U.S. urged to address climate change’s impact on food security

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U.S. government action can curb the risks climate change poses to global food security, says a new report (PDF) released by The Chicago Council on Global Affairs.

Building on the recent Intergovernmental Panel on Climate change report and National Climate Assessment, The Chicago Council's study explains how higher temperatures, changes in rainfall and natural disasters caused by climate change could undermine food production and put food supplies at risk. In total, climate change could reduce food production growth by 2 percent each decade for the rest of this century.

The report (PDF) calls on the U.S. government to integrate climate change adaptation into its global food security strategy. Recommendations include:

  • Passing legislation for a long-term global food and nutrition security strategy.
  • Increasing funding for agricultural research on climate change adaptation. Research priorities should include improving crop and livestock tolerance to higher temperatures and volatile weather, combating pests and disease and reducing food waste.
  • Collecting better data and making information on weather more widely available to farmers. There are significant global data gaps right now on weather; water availability, quality and future requirements; crop performance; land use; and consumer preferences.
  • Increasing funding for partnerships between U.S. universities and universities and research institutions in low-income countries, to train the next generation of agricultural leaders.
  • Advancing international action through urging that food security be addressed through the United Nations Framework Convention on Climate Change and the Post-2015 Sustainable Development Goals.

"As a global leader in agriculture, the United States should act now," said Dan Glickman, former U.S. Secretary of Agriculture and co-chair of the study. "It has much to gain by doing so: the continued productivity of the U.S. farm sector, strong international agricultural markets, more stable societies and demonstration of its national commitment to food and nutrition security for the world's people."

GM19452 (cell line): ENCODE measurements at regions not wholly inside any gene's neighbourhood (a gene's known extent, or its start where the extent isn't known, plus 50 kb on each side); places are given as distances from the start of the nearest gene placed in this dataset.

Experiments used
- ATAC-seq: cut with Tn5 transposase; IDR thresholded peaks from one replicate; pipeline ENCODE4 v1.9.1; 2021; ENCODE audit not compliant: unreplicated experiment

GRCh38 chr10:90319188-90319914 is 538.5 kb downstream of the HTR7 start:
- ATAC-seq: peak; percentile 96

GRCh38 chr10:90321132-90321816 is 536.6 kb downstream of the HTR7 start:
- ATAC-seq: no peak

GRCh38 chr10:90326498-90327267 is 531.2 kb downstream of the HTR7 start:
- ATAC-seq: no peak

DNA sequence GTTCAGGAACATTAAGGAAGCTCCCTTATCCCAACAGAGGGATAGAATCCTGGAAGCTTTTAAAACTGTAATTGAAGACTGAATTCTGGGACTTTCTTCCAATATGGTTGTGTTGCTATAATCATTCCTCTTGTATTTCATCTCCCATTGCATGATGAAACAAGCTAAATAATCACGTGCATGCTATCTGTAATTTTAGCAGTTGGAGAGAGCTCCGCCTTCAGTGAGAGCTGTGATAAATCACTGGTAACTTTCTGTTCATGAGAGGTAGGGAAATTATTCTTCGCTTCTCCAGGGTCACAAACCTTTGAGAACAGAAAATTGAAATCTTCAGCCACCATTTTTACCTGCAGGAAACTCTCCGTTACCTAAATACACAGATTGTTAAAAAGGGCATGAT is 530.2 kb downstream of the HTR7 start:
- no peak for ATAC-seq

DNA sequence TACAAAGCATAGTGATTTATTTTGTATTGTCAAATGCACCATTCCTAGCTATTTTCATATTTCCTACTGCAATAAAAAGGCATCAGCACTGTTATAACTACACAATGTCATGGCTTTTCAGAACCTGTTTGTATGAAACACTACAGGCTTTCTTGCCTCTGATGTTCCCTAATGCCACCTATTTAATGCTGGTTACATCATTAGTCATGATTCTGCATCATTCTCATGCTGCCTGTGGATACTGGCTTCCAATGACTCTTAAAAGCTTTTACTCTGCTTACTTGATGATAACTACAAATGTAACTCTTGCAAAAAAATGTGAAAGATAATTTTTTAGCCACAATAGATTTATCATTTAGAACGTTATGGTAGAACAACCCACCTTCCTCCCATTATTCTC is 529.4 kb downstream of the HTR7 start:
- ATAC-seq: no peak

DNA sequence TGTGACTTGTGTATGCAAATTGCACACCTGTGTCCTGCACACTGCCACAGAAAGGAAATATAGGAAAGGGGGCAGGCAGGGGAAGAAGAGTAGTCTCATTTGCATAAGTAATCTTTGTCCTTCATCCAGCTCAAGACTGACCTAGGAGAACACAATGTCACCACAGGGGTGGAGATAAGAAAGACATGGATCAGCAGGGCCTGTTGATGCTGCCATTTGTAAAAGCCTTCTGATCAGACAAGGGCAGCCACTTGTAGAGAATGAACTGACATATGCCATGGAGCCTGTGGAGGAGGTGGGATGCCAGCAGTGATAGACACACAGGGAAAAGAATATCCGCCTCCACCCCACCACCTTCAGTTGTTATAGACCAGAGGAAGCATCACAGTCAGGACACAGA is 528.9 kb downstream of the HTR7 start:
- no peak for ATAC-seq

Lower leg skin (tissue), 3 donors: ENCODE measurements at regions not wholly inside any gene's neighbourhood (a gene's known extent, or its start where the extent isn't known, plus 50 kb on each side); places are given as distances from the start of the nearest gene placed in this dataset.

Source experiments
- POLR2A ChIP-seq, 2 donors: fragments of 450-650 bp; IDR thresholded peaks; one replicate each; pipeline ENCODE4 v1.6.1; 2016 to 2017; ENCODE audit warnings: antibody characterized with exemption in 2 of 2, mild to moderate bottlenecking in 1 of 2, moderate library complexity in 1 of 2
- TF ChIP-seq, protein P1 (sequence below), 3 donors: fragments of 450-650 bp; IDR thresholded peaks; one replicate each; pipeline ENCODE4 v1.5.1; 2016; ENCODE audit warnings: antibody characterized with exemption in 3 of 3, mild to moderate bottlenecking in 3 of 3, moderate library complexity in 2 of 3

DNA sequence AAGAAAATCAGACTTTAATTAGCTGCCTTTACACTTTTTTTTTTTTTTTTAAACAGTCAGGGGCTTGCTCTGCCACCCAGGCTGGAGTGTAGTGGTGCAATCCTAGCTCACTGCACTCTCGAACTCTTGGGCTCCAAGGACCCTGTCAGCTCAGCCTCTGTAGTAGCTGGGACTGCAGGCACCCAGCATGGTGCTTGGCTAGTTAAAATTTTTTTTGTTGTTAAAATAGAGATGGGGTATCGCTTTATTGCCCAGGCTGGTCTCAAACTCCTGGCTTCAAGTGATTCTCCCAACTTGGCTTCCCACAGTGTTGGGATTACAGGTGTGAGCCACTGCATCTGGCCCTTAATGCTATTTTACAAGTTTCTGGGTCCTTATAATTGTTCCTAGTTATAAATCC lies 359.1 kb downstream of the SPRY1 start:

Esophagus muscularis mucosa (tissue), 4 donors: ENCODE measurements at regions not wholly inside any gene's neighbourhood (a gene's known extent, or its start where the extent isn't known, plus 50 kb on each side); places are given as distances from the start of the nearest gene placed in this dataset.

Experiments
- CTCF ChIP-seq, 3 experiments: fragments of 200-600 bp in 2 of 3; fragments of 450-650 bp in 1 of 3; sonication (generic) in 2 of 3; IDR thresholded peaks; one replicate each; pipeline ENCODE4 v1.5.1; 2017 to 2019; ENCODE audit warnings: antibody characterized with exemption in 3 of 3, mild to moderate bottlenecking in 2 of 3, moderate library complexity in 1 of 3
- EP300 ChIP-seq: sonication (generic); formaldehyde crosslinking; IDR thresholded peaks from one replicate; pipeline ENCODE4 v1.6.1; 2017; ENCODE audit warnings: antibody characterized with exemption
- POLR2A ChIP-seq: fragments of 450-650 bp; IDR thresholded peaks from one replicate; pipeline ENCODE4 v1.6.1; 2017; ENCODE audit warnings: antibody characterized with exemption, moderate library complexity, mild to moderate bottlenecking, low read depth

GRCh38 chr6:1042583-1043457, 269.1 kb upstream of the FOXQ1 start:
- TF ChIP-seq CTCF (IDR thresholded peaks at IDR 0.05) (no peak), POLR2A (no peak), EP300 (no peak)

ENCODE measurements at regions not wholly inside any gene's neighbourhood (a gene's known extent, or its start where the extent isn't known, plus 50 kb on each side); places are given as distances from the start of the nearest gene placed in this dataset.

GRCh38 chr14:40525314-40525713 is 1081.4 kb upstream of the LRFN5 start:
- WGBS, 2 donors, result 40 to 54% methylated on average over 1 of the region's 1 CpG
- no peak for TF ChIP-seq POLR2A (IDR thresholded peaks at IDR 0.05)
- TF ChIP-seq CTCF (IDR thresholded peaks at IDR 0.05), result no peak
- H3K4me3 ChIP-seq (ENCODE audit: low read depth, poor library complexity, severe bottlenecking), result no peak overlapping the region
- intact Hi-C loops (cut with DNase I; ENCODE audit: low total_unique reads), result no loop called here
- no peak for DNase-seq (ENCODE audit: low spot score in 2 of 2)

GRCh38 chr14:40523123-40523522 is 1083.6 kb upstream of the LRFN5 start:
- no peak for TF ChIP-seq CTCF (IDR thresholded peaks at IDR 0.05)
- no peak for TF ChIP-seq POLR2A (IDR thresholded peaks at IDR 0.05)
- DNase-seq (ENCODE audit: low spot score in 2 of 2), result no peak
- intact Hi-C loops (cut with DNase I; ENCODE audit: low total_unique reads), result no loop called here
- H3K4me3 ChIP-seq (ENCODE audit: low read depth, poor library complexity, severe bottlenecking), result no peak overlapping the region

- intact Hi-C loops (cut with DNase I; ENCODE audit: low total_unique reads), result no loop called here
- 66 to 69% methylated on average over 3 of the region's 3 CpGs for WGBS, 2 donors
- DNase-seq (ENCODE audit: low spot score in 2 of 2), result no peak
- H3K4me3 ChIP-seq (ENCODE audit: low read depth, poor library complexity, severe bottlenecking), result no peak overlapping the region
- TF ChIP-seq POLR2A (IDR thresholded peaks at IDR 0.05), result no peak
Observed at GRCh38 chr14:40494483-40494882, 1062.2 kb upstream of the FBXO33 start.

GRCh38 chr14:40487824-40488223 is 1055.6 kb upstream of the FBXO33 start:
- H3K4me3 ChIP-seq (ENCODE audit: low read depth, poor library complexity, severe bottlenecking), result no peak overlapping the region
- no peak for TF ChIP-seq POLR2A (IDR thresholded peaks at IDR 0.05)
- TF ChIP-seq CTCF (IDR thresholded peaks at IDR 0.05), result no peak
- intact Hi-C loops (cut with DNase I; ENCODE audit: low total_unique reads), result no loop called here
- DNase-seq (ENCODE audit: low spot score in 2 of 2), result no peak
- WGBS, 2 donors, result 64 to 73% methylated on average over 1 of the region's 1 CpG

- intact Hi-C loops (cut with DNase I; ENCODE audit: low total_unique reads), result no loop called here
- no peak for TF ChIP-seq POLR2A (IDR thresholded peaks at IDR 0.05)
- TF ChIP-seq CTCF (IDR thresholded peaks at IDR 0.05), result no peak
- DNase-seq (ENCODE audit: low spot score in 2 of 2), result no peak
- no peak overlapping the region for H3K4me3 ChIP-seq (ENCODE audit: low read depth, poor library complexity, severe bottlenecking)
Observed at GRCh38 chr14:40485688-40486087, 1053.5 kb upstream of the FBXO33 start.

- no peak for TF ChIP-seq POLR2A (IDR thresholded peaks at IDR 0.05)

A bipartisan group of scientific, business, and policy leaders led by former Congressmen Glickman (D), and Doug Bereuter, president emeritus of The Asia Foundation (R), have endorsed the report's recommendations. Gerald C. Nelson, a leading expert on climate change and food security, was the principal author.

"History has shown that with adequate resources and support, agriculture can meet growing production demands and adapt to some changes in climate," said Bereuter. "But greater emphasis on adaptation must begin now."

Without action, the effects of climate change could reduce global food production and availability, which puts U.S. national security and economic interests at risk. Water shortages and agricultural degradation spurred by climate change increase the risk of civil unrest, according to the U.S. Department of Defense and National Intelligence Council. Efforts to decrease the number of chronically hungry, which currently number more than 840 million people, could also be hampered.